Our place in the world

The Weekend Australian - Review - - Books -

ach of these books about Aus­tralian de­fence and se­cu­rity is worth read­ing. Both are timely, lu­cid, schol­arly and read­able. James Cur­ran’s Fight­ing with Amer­ica is a handy in­tro­duc­tion to present de­bates about the ANZUS al­liance, China and our se­cu­rity. Cur­ran, a pro­fes­sor of his­tory at the Univer­sity of Syd­ney, avoids over­heated lan­guage and shows a deft fa­mil­iar­ity with the schol­arly literature.

Adam Lock­yer’s Aus­tralia’s De­fence Strat­egy is some­thing of a tour de force on strate­gic think­ing as such in Aus­tralia. It could have ben­e­fited from a lit­tle edit­ing to clean up ty­po­graph­i­cal er­rors and in­fe­lic­i­ties of ex­pres­sion, but it pro­vides an un­usu­ally in­ci­sive cri­tique of the his­tory and the­ory of de­fence strat­egy in Aus­tralia. It also of­fers the el­e­ments of a fresh ap­proach against the back­ground of emerg­ing strate­gic re­al­i­ties.

Lock­yer is a se­nior lec­turer in se­cu­rity stud­ies at Mac­quarie Univer­sity. His book is twice as long as Cur­ran’s and cov­ers a great deal more ground. Where Cur­ran fo­cuses on the his­tory of Aus­tralia’s al­liance with the US, Lock­yer sets our strate­gic choices in the far wider con­text of the great-power as­pi­ra­tions of In­dia, In­done­sia and Ja­pan, as well as China and the US. He crit­i­cally re-ex­am­ines 100 years of strate­gic think­ing in this coun­try. He cre­ates an an­a­lyt­i­cal frame­work for eval­u­at­ing all the main com­pet­ing schools of thought on our con­tem­po­rary de­fence strat­egy. He finds all of them want­ing and sug­gests a new de­fence strat­egy that has a good deal to rec­om­mend it.

Cur­ran’s book is sig­nif­i­cant be­cause it will en­able who­ever reads it to put into fairly wellinformed per­spec­tive the ex­trav­a­gant lan­guage we have had from a num­ber of our elder states­men in re­cent years, to the ef­fect that the ANZUS al­liance has reached its use-by date, that we should dis­tance our­selves from the US and move closer to China. Mal­colm Fraser lob­bied for this in his last years and wrote a book on the sub­ject. Paul Keat­ing, in his Keith Mur­doch Ora­tion in 2013, urged that we cut adrift from the An­glo­sphere and ‘‘strike out on our own’’ — by mak­ing In­done­sia our new ‘‘great and pow­er­ful friend’’. John Brumby, Bob Carr and Stephen Fitzger­ald have been in­sist­ing we now live in ‘‘a Chi­nese world’’ and need to turn our at­ten­tion in­creas­ingly to Bei­jing.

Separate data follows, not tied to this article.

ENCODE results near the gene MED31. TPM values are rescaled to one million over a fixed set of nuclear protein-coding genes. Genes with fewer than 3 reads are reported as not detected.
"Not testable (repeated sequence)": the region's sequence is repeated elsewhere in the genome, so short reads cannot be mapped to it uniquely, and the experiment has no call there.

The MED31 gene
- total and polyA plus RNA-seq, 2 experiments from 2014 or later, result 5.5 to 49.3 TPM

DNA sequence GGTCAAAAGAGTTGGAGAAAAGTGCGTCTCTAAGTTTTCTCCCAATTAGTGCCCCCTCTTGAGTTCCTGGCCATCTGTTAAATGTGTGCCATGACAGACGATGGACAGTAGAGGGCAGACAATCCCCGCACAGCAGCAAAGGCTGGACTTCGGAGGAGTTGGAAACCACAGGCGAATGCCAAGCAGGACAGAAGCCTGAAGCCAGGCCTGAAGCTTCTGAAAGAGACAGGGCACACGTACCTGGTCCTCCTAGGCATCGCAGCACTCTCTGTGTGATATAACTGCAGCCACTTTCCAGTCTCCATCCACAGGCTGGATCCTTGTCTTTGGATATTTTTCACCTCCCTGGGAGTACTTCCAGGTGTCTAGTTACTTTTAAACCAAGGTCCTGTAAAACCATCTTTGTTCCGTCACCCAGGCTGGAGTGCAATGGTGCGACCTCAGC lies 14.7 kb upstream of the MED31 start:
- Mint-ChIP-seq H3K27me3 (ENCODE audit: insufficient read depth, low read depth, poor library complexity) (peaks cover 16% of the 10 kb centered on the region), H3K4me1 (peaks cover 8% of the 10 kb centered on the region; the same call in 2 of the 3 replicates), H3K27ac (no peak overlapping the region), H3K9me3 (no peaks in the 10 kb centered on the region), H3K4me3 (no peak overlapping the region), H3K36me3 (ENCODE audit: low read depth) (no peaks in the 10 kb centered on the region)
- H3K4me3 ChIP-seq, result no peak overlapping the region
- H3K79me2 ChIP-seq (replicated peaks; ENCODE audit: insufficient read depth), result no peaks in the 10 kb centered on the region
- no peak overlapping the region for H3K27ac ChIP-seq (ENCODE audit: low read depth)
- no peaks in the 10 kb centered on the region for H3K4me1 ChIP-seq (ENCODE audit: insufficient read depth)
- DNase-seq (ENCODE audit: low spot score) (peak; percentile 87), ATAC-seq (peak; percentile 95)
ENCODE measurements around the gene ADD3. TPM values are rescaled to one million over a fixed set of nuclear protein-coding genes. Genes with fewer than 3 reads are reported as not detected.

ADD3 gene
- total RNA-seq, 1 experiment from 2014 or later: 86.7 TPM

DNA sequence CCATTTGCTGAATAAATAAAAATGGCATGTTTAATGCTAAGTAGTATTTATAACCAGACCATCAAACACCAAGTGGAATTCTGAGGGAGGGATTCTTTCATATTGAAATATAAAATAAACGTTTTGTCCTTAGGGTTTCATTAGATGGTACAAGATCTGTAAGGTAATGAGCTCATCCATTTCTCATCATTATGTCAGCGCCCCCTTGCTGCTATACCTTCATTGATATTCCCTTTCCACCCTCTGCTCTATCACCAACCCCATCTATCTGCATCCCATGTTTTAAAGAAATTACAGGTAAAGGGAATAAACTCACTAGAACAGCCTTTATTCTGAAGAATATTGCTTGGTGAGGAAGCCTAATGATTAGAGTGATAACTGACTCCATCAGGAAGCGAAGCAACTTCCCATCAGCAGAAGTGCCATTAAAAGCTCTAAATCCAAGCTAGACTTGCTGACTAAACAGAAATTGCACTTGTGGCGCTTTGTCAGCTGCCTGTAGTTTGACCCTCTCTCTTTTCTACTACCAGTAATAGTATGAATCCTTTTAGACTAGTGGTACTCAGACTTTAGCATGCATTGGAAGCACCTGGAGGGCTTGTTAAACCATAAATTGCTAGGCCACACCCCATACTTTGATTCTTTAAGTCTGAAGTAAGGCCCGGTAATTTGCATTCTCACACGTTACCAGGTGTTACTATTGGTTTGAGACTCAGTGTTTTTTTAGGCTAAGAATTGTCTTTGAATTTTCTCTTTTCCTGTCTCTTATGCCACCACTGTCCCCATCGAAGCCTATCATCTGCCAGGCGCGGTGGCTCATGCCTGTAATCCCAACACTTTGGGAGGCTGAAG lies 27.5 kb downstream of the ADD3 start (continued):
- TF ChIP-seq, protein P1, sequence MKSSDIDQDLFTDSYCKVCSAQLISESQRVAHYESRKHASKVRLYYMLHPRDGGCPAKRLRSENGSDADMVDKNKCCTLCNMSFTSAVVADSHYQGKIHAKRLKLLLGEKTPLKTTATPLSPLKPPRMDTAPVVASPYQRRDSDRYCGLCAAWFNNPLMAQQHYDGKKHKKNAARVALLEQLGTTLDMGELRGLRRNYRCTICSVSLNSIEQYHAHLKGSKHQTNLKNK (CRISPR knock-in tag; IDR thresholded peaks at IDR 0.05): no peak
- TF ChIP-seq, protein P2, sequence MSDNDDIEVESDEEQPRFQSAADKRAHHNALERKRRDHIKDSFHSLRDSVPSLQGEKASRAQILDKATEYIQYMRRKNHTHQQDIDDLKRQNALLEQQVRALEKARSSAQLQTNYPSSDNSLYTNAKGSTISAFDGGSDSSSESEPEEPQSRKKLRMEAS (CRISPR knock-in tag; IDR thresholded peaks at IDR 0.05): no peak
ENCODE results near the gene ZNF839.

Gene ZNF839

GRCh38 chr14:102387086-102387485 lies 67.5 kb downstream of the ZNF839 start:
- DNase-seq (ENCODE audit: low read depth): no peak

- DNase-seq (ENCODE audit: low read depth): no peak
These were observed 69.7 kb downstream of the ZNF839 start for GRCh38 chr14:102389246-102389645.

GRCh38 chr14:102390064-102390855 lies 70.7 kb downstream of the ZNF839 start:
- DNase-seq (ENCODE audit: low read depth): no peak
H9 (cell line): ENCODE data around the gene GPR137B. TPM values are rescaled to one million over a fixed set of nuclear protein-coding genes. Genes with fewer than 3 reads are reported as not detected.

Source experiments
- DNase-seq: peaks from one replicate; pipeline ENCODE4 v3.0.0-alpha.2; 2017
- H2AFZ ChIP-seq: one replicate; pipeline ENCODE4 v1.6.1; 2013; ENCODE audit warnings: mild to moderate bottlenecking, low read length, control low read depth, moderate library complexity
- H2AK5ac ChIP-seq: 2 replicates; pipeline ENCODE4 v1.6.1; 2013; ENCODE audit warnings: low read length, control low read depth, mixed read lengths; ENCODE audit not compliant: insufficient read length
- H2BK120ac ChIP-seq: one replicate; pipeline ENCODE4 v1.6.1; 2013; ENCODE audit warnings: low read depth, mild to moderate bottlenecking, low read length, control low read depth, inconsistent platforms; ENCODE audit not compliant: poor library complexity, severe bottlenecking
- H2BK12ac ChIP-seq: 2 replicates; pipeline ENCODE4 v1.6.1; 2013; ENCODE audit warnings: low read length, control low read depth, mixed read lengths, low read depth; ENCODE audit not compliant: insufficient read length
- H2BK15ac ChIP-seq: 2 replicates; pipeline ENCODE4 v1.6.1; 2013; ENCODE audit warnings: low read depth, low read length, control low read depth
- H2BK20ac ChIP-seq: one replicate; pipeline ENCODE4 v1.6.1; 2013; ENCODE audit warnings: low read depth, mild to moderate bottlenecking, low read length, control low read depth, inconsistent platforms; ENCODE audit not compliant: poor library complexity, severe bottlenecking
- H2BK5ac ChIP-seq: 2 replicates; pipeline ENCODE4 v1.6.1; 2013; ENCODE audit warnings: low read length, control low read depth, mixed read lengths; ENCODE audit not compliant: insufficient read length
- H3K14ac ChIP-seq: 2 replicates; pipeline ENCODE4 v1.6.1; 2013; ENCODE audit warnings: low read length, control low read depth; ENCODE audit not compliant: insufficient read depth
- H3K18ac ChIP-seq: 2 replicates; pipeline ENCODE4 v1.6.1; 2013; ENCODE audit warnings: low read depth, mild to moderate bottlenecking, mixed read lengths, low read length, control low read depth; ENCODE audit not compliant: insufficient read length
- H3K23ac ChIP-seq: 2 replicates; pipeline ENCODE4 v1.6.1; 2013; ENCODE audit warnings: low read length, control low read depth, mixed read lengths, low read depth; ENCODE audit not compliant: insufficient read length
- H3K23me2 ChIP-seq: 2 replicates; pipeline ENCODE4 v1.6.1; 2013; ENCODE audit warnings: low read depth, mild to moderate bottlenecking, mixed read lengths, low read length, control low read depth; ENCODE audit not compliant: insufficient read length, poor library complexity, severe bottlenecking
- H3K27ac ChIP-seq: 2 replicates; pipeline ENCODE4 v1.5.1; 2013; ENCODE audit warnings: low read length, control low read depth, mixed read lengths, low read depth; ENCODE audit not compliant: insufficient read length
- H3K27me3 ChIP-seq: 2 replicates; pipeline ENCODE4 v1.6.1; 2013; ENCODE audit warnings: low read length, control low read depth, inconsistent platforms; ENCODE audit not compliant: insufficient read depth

Cur­ran’s po­si­tion is that we have had our dif- fer­ences with the US in the past and are likely to have in­creas­ing dif­fer­ences in the fu­ture, es­pe­cially re­gard­ing the ri­val­ries of the great pow­ers in East Asia and the western Pacific. He does not, how­ever, sug­gest we go so far as to break off the al­liance in the ill-con­sid­ered man­ner urged by Fraser and Keat­ing. What we need, if we are to stake out a new po­si­tion, he ar­gues, is a bet­ter com­mon un­der­stand­ing of the his­tory of the re­la­tion­ship. He quotes Henry Kissinger’s World Or­der (2014) on the need for se­cu­rity af­fairs to be grounded in more depth of per­spec­tive than Twit­ter or Face­book — or the impetuous out­bursts of elder states­men.

He po­si­tions him­self mod­estly, by quot­ing the re­spected Aus­tralian his­to­rian Keith Han­cock, from back in 1954, that the his­to­rian is not some­one who ‘‘knows all the answers’’ but sim­ply some­one who ‘‘has come to grips with a few very dif­fi­cult ques­tions’’.

This stance is re­fresh­ing to read in the work of a ris­ing young his­to­rian, af­ter the rhetor­i­cal ex­cesses of so many much older pub­lic fig­ures. Like too many other de­bates in re­cent years, the one over the US al­liance one risks be­com­ing un­moored from se­ri­ous think­ing about ‘‘very dif­fi­cult ques­tions’’.

Not the least virtue of Cur­ran’s book is that it is stu­diously non-par­ti­san. There is no shrill in­vec­tive, rhetor­i­cal overkill or ide­o­log­i­cal cant in it. In­deed, he shows even­hand­edly how the same pub­lic fig­ures who now tend to roundly de­nounce the US for its ‘‘for­eign ad­ven­tur­ism’’ have in the past en­thu­si­as­ti­cally backed Amer­i­can power.

Keat­ing de­clared in 1994 that Desert Storm, in 1990, should not have stopped at lib­er­at­ing

A Malaysian navy he­li­copter lands on the deck of HMAS Bal­larat dur­ing ex­er­cises in the Strait of Malacca, top; US Pres­i­dent Don­ald Trump, left, makes his first call to Mal­colm Turn­bull, in­set

Newspapers in English

Newspapers from Australia

© PressReader. All rights reserved.